155. Maehara S, Tanaka S, Shimada M, Shirabe K, Saito Y, Takahashi K and Maehara Y. Selenoprotein P, as a predictor for evaluating gemcitabine resistance in human pancreatic cancer cells. Int J Cancer. 2004; 112(2):184-189.

156. Shah AN, Summy JM, Zhang J, Park SI, Parikh NU and Gallick GE. Development and characterization of gemcitabine-resistant pancreatic tumor cells. Annals of surgical oncology. 2007; 14(12):3629-3637.

157. Kabashima A, Higuchi H, Takaishi H, Matsuzaki Y, Suzuki S, Izumiya M, Iizuka H, Sakai G, Hozawa S, Azuma T and Hibi T. Side population of pancreatic cancer cells predominates in TGF-beta-mediated epithelial to mesenchymal transition and invasion. Int J Cancer. 2009; 124(12):2771-2779.

158. Konecny GE, Venkatesan N, Yang G, Dering J, Ginther C, Finn R, Rahmeh M, Fejzo MS, Toft D, Jiang SW, Slamon DJ and Podratz KC. Activity of lapatinib a novel HER2 and EGFR dual kinase inhibitor in human endometrial cancer cells. British journal of cancer. 2008; 98(6):1076-1084.

159. Creighton CJ, Gibbons DL and Kurie JM. The role of epithelial-mesenchymal transition programming in invasion and metastasis: a clinical perspective. Cancer management and research. 2013; 5:187-195.

160. Arumugam T, Ramachandran V, Fournier KF, Wang H, Marquis L, Abbruzzese JL, Gallick GE, Logsdon CD, McConkey DJ and Choi W. Epithelial to mesenchymal transition contributes to drug resistance in pancreatic cancer. Cancer Res. 2009; 69(14):5820-5828.

161. Yang AD, Fan F, Camp ER, van Buren G, Liu W, Somcio R, Gray MJ, Cheng H, Hoff PM and Ellis LM. Chronic oxaliplatin resistance induces epithelial-to-mesenchymal transition in colorectal cancer cell lines. Clinical cancer research. 2006; 12(14 Pt 1):4147-4153.

162. Rho JK, Choi YJ, Lee JK, Ryoo BY, Na, II, Yang SH, Kim CH and Lee JC. Epithelial to mesenchymal transition derived from repeated exposure to gefitinib determines the sensitivity to EGFR inhibitors in A549, a non-small cell lung cancer cell line. Lung cancer. 2009; 63(2):219-226.

163. Zavadil J and Bottinger EP. TGF-beta and epithelial-to-mesenchymal transitions. Oncogene. 2005; 24(37):5764-5774.

164. Allington TM and Schiemann WP. The Cain and Abl of epithelial-mesenchymal transition and transforming growth factor-beta in mammary epithelial cells. Cells Tissues Organs. 2011; 193(1-2):98-113.

165. Tian M, Neil JR and Schiemann WP. Transforming growth factor-beta and the hallmarks of cancer. Cell Signal. 2011; 23(6):951-962.

166. Wendt MK, Smith JA and Schiemann WP. Transforming growth factor-beta-induced epithelial-mesenchymal transition facilitates epidermal growth factor-dependent breast cancer progression. Oncogene. 2010; 29(49):6485-6498.

167. Taylor MA, Parvani JG and Schiemann WP. The pathophysiology of epithelial-mesenchymal transition induced by transforming growth factor-beta in normal and malignant mammary epithelial cells. Journal of mammary gland biology and neoplasia. 2010; 15(2):169-190.

168. Nagaraj NS and Datta PK. Targeting the transforming growth factor-beta signaling pathway in human cancer. Expert Opin Investig Drugs. 2010; 19(1):77-91.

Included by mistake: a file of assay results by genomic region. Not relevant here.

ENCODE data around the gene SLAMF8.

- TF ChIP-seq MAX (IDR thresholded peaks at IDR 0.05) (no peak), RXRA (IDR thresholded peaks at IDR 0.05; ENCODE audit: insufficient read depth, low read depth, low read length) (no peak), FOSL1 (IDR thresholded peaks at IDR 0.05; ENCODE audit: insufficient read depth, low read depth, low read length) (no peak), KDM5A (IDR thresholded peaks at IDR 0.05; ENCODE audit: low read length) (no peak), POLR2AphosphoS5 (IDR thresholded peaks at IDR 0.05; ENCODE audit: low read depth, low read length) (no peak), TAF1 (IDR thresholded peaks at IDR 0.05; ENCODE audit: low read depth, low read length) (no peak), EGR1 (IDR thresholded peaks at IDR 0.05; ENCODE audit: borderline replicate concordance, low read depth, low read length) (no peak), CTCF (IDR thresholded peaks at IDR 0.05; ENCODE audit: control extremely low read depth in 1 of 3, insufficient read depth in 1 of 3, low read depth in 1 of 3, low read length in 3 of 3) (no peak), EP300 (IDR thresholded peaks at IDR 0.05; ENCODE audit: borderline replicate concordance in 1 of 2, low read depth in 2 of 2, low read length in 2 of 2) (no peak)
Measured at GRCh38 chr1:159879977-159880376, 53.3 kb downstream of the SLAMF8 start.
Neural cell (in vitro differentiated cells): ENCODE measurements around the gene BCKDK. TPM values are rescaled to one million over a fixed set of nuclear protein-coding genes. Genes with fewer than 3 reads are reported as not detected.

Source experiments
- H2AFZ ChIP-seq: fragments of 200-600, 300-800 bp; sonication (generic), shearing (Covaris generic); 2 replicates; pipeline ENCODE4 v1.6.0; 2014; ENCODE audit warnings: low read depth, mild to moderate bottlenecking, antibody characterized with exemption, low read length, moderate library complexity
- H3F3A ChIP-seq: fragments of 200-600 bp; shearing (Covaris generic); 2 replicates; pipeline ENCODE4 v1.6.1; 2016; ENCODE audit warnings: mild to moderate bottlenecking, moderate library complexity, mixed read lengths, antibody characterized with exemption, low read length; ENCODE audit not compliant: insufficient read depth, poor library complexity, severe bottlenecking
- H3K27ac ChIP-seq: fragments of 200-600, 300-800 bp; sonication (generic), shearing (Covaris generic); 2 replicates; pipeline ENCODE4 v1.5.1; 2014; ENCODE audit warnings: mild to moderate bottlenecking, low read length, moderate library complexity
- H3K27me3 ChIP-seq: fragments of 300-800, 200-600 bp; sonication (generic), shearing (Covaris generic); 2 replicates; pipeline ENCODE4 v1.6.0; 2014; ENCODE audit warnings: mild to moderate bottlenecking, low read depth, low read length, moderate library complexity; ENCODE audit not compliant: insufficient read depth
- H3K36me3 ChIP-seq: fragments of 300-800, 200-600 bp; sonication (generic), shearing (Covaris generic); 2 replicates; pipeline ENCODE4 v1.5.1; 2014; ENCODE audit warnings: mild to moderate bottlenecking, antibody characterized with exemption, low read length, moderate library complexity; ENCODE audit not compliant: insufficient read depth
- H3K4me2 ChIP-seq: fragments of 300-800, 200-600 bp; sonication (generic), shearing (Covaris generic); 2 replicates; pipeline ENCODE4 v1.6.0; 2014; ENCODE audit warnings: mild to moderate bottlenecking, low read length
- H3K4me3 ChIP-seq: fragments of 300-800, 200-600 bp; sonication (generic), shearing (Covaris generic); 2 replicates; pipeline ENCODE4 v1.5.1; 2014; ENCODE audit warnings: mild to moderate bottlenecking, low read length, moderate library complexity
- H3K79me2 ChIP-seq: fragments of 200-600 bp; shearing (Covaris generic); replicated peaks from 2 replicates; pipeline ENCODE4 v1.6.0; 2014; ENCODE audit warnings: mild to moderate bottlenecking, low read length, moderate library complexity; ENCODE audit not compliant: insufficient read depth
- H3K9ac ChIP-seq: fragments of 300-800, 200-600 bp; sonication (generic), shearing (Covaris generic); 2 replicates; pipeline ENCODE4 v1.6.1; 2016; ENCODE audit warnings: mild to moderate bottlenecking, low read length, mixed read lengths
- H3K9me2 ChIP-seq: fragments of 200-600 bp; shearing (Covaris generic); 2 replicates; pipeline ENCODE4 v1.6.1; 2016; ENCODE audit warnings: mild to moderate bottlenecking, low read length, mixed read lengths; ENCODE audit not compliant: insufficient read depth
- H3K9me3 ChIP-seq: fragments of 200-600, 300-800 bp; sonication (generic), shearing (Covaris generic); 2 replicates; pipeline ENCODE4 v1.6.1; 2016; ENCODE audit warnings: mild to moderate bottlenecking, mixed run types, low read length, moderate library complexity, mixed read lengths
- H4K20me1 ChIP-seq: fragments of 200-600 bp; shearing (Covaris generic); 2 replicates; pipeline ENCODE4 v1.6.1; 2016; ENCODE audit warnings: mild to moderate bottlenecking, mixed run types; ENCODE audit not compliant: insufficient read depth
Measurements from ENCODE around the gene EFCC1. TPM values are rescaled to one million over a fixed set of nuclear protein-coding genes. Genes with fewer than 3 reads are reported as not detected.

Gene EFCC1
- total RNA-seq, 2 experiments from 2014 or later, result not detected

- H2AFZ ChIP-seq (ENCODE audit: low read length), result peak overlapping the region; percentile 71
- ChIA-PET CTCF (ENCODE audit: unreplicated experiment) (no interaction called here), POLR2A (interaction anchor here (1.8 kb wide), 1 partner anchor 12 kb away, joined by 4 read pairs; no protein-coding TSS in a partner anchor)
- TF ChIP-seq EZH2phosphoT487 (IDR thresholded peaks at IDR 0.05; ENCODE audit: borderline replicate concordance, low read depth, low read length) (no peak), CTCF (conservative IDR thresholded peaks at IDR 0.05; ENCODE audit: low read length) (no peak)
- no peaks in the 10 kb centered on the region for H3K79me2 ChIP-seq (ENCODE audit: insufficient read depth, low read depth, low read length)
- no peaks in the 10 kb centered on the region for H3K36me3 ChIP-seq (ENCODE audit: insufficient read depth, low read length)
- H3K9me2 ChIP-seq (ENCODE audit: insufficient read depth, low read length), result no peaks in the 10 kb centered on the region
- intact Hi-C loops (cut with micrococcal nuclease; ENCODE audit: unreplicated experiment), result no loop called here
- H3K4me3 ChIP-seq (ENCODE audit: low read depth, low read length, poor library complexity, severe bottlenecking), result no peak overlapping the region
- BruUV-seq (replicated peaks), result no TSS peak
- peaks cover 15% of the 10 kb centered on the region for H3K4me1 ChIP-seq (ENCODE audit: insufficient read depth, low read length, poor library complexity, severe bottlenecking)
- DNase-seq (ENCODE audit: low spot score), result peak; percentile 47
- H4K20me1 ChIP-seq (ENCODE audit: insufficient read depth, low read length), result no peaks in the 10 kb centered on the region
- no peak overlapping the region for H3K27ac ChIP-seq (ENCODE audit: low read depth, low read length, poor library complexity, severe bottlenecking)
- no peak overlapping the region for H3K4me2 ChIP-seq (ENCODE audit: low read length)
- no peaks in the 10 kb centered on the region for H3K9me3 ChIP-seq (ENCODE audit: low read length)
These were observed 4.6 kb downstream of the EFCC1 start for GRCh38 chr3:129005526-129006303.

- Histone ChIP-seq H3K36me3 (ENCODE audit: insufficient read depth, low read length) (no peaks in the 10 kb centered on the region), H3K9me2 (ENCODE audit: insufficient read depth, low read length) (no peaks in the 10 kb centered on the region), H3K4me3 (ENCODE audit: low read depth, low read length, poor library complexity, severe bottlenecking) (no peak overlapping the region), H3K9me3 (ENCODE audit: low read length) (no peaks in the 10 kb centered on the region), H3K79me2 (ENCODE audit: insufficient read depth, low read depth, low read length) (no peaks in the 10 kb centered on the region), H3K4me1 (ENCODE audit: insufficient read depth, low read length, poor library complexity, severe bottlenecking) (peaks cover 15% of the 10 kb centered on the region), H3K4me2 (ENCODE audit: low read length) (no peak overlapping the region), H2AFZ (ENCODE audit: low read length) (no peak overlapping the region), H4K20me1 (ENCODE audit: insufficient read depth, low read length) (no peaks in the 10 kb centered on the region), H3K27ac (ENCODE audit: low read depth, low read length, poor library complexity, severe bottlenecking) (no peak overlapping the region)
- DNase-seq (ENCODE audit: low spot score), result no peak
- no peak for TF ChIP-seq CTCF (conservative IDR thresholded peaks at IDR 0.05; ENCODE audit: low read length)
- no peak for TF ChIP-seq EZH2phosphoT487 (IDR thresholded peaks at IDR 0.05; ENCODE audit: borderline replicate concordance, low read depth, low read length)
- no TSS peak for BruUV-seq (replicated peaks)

169. Katoh Y and Katoh M. Hedgehog signaling, epithelial-to-mesenchymal transition and miRNA (review). Int J Mol Med. 2008; 22(3):271-275.

170. Olive KP, Jacobetz MA, Davidson CJ, Gopinathan A, McIntyre D, Honess D, Madhu B, Goldgraben MA, Caldwell ME, Allard D, Frese KK, Denicola G, Feig C, Combs C, Winter SP, Ireland-Zecchini H, et al. Inhibition of Hedgehog signaling enhances delivery of chemotherapy in a mouse model of pancreatic cancer. Science. 2009; 324(5933):1457-1461.

171. Oliveira-Cunha M, Newman WG and Siriwardena AK. Epidermal Growth Factor Receptor in Pancreatic Cancer. Cancers. 2011; 3(2):1513-1526.

172. Chang ZG, Wei JM, Qin CF, Hao K, Tian XD, Xie K, Xie XH and Yang YM. Suppression of the epidermal growth factor receptor inhibits epithelial-mesenchymal transition in human pancreatic cancer PANC-1 cells. Dig Dis Sci. 2012; 57(5):1181-1189.

173. Danilov AV, Neupane D, Nagaraja AS, Feofanova EV, Humphries LA, DiRenzo J and Korc M. DeltaNp63alpha-mediated induction of epidermal growth factor receptor promotes pancreatic cancer cell growth and chemoresistance. PLoS One. 2011; 6(10):e26815.

174. Sette G, Salvati V, Memeo L, Fecchi K, Colarossi C, Di Matteo P, Signore M, Biffoni M, D’Andrea V, De Antoni E, Canzonieri V, De Maria R and Eramo A. EGFR inhibition abrogates leiomyosarcoma cell chemoresistance through inactivation of survival pathways and impairment of CSC potential. PLoS One. 2012; 7(10):e46891.

175. Holz C, Niehr F, Boyko M, Hristozova T, Distel L, Budach V and Tinhofer I. Epithelial-mesenchymal-transition induced by EGFR activation interferes with cell migration and response to irradiation and cetuximab in head and neck cancer cells. Radiotherapy and oncology : journal of the European Society for Therapeutic Radiology and Oncology. 2011; 101(1):158-164.

176. Faller BA and Burtness B. Treatment of pancreatic cancer with epidermal growth factor receptor-targeted therapy. Biologics : targets & therapy. 2009; 3:419-428.

177. Voulgari A and Pintzas A. Epithelial–mesenchymal transition in cancer metastasis: Mechanisms, markers and strategies to overcome drug resistance in the clinic. Biochimica et Biophysica Acta (BBA) - Reviews on Cancer. 2009; 1796(2):75-90.

178. Thiery JP, Acloque H, Huang RY and Nieto MA. Epithelial-mesenchymal transitions in development and disease. Cell. 2009; 139(5):871-890.